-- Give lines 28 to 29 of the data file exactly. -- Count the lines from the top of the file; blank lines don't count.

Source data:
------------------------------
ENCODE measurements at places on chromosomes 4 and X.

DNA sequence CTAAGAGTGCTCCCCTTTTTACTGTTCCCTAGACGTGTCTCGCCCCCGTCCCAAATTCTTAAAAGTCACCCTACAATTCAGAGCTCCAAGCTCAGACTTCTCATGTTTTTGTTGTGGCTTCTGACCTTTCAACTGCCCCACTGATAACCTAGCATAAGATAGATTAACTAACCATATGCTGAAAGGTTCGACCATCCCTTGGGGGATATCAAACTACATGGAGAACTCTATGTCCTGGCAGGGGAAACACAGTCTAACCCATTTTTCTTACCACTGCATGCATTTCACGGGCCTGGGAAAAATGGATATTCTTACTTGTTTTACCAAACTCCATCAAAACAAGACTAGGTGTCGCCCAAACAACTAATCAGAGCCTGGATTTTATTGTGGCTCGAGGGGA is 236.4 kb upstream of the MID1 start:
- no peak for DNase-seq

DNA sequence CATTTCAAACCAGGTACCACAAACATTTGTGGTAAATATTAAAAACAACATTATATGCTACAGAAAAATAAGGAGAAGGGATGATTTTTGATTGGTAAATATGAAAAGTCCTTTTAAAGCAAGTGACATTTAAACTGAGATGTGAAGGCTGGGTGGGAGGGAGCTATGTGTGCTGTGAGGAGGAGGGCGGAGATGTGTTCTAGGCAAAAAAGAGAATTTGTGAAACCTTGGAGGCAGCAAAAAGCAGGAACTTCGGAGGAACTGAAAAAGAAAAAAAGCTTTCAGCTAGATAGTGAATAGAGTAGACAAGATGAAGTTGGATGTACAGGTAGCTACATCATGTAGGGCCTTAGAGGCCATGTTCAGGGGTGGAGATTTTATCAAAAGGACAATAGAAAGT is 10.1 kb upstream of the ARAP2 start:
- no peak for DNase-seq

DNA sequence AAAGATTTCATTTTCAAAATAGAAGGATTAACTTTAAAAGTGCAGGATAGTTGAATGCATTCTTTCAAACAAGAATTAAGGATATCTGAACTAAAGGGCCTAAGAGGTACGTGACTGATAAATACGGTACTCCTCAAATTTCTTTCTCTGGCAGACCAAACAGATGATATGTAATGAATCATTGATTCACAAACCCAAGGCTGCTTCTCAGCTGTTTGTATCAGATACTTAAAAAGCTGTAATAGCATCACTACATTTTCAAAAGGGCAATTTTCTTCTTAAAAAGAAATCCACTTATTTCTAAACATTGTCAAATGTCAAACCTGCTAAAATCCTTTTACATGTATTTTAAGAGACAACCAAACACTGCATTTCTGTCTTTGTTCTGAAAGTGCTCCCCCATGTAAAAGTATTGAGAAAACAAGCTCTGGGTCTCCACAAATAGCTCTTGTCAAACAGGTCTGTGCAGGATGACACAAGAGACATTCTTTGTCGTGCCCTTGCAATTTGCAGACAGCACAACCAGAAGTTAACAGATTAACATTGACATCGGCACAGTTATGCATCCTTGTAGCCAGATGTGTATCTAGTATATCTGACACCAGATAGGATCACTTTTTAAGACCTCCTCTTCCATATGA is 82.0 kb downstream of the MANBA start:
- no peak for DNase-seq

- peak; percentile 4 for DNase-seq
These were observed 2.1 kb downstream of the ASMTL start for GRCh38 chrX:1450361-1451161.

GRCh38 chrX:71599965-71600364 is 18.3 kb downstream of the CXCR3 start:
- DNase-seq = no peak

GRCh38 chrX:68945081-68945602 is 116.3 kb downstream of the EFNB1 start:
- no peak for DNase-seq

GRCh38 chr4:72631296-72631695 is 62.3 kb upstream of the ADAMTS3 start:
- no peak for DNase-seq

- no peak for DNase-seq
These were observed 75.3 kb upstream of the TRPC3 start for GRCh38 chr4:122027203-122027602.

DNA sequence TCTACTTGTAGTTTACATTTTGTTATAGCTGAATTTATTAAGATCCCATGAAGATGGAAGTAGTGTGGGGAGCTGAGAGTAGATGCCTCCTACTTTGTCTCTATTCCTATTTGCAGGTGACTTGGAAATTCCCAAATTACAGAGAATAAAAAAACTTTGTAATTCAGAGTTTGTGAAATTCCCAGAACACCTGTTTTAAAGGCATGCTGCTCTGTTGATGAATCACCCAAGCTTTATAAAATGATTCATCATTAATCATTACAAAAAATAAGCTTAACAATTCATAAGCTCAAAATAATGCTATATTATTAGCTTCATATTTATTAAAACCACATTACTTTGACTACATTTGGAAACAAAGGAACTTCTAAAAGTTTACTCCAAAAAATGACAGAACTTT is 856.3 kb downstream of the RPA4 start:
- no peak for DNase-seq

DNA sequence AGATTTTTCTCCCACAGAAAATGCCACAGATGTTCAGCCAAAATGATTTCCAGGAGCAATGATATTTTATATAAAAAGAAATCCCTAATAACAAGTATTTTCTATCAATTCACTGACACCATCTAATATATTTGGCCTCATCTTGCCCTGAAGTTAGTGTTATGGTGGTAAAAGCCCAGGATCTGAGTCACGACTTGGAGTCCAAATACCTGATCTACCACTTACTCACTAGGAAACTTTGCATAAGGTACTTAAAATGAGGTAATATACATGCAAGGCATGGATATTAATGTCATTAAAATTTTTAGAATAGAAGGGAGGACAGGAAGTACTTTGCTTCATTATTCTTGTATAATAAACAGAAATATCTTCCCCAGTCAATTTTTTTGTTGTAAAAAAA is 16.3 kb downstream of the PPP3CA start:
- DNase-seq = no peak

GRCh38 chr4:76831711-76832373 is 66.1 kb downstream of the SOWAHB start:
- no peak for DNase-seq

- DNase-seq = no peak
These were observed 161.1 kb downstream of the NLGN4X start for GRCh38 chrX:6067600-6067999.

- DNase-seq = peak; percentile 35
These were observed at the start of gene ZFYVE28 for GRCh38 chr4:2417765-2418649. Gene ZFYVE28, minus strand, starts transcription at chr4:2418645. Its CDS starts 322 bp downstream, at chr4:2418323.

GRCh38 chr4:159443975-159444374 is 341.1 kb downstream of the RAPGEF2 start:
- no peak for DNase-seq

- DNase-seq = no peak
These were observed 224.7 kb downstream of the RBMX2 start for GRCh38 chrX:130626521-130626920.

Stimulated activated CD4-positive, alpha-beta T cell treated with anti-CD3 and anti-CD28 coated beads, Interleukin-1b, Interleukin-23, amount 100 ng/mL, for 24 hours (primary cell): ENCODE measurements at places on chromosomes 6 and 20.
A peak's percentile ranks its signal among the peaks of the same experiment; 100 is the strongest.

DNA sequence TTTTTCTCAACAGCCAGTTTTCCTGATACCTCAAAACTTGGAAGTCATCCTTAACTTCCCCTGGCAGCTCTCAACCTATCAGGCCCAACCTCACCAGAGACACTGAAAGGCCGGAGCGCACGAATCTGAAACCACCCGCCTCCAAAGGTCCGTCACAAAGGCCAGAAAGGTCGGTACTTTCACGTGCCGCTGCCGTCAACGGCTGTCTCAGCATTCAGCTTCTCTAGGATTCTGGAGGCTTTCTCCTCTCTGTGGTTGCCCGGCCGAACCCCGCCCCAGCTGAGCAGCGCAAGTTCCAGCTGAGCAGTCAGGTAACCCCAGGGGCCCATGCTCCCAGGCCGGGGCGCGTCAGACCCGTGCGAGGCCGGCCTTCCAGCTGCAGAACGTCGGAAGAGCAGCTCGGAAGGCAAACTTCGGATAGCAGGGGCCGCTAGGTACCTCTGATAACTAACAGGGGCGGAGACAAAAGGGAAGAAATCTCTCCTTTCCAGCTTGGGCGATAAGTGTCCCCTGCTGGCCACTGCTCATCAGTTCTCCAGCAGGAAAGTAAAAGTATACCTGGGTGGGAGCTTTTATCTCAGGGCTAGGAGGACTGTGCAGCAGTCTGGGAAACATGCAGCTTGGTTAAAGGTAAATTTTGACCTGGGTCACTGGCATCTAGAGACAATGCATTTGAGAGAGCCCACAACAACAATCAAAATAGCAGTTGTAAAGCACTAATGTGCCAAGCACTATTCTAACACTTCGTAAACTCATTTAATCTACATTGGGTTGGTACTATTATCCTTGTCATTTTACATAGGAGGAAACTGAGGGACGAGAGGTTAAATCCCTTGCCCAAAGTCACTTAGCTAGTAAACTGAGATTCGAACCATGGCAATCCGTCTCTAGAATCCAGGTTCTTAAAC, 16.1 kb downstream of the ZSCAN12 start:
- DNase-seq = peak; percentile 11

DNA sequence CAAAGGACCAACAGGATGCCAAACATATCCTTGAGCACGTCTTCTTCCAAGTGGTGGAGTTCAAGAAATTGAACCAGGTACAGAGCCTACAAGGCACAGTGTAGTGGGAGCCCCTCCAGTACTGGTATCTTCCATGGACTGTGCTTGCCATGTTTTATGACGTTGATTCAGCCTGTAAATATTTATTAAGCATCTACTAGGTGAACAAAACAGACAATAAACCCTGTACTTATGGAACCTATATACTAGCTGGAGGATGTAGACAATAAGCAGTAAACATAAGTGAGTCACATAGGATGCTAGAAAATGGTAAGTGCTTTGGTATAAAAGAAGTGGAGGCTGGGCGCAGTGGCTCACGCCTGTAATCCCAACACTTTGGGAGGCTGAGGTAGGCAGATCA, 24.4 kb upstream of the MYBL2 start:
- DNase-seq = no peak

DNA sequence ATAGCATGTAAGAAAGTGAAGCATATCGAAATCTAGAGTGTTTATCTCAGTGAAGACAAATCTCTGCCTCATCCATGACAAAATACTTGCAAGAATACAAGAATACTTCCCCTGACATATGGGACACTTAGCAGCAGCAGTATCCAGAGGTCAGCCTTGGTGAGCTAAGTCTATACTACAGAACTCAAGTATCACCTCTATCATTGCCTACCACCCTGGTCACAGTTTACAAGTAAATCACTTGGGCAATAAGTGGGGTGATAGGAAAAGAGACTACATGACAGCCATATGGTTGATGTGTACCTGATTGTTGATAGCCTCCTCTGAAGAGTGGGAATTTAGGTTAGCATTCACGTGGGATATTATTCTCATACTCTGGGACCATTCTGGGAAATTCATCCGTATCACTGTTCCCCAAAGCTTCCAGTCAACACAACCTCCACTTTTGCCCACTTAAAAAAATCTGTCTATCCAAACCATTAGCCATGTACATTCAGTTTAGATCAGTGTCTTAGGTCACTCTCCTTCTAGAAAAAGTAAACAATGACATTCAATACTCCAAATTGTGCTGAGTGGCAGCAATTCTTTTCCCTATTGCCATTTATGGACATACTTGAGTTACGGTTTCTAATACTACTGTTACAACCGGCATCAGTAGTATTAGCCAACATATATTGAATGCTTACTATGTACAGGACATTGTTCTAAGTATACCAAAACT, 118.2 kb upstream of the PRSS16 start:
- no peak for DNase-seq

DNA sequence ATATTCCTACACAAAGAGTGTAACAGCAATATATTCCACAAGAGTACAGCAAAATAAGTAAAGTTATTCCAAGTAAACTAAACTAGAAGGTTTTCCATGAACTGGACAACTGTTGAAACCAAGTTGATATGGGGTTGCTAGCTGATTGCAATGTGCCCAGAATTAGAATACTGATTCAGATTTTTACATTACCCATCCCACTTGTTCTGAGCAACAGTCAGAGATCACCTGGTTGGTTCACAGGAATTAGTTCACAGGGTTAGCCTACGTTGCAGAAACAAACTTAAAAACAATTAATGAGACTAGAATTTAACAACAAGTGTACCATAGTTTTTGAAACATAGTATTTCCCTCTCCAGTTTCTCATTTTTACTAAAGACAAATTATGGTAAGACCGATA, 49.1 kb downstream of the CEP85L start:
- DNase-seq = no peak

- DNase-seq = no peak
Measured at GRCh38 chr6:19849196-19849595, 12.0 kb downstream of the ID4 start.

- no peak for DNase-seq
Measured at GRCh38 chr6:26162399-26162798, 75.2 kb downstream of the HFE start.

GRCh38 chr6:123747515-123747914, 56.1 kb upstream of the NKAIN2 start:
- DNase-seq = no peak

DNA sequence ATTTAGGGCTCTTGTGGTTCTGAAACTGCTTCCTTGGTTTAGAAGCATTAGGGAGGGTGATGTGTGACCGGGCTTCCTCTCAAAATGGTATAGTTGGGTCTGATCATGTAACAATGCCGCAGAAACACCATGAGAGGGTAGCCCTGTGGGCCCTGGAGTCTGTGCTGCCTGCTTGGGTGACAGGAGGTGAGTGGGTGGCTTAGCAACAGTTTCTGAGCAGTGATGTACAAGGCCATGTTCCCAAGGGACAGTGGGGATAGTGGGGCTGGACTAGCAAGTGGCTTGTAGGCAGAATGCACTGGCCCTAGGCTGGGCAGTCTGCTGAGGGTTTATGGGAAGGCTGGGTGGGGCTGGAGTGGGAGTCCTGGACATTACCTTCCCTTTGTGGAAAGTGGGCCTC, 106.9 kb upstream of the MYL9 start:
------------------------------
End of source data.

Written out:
GRCh38 chr4:159443975-159444374 is 341.1 kb downstream of the RAPGEF2 start:
- no peak for DNase-seq